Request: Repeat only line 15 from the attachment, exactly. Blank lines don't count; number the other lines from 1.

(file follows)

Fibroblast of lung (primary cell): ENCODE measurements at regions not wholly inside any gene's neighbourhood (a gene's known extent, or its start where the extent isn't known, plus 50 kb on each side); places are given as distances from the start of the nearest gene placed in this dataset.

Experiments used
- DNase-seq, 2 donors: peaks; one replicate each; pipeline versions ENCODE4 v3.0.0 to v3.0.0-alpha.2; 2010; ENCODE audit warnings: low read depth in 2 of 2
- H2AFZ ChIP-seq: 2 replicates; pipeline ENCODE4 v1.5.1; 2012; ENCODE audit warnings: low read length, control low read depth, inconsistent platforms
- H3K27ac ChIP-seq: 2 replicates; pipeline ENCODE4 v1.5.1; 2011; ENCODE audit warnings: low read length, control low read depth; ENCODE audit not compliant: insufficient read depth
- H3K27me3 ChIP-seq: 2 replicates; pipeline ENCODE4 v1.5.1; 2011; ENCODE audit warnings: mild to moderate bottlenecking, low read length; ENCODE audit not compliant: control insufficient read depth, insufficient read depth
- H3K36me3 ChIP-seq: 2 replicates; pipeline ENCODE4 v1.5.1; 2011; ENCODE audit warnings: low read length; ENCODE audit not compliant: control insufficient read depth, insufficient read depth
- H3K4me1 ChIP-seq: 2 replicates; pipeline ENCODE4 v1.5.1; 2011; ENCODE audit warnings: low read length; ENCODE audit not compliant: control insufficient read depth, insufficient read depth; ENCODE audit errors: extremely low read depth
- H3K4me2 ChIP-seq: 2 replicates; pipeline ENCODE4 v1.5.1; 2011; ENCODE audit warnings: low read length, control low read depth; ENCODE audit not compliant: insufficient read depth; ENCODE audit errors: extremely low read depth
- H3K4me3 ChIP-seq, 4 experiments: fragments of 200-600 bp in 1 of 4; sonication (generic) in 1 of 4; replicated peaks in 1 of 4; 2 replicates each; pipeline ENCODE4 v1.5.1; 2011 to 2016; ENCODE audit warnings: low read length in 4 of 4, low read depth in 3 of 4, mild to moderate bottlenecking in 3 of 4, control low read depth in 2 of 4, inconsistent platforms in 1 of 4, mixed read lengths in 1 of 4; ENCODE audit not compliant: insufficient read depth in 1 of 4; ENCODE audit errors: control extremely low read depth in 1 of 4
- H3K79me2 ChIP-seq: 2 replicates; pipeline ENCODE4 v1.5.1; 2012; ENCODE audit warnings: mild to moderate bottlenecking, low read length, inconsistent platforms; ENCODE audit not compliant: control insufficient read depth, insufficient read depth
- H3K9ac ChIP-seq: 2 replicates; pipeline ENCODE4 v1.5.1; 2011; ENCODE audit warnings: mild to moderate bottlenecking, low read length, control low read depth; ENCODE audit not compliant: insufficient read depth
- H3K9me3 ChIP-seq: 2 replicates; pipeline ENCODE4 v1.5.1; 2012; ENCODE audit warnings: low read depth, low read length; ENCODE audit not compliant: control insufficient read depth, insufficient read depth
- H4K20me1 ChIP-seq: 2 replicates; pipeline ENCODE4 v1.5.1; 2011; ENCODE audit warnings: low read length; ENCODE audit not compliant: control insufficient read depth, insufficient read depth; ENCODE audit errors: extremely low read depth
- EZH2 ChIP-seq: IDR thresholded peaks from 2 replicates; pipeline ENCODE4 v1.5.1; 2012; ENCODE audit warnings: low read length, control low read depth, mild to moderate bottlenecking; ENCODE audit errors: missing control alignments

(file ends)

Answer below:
- EZH2 ChIP-seq: IDR thresholded peaks from 2 replicates; pipeline ENCODE4 v1.5.1; 2012; ENCODE audit warnings: low read length, control low read depth, mild to moderate bottlenecking; ENCODE audit errors: missing control alignments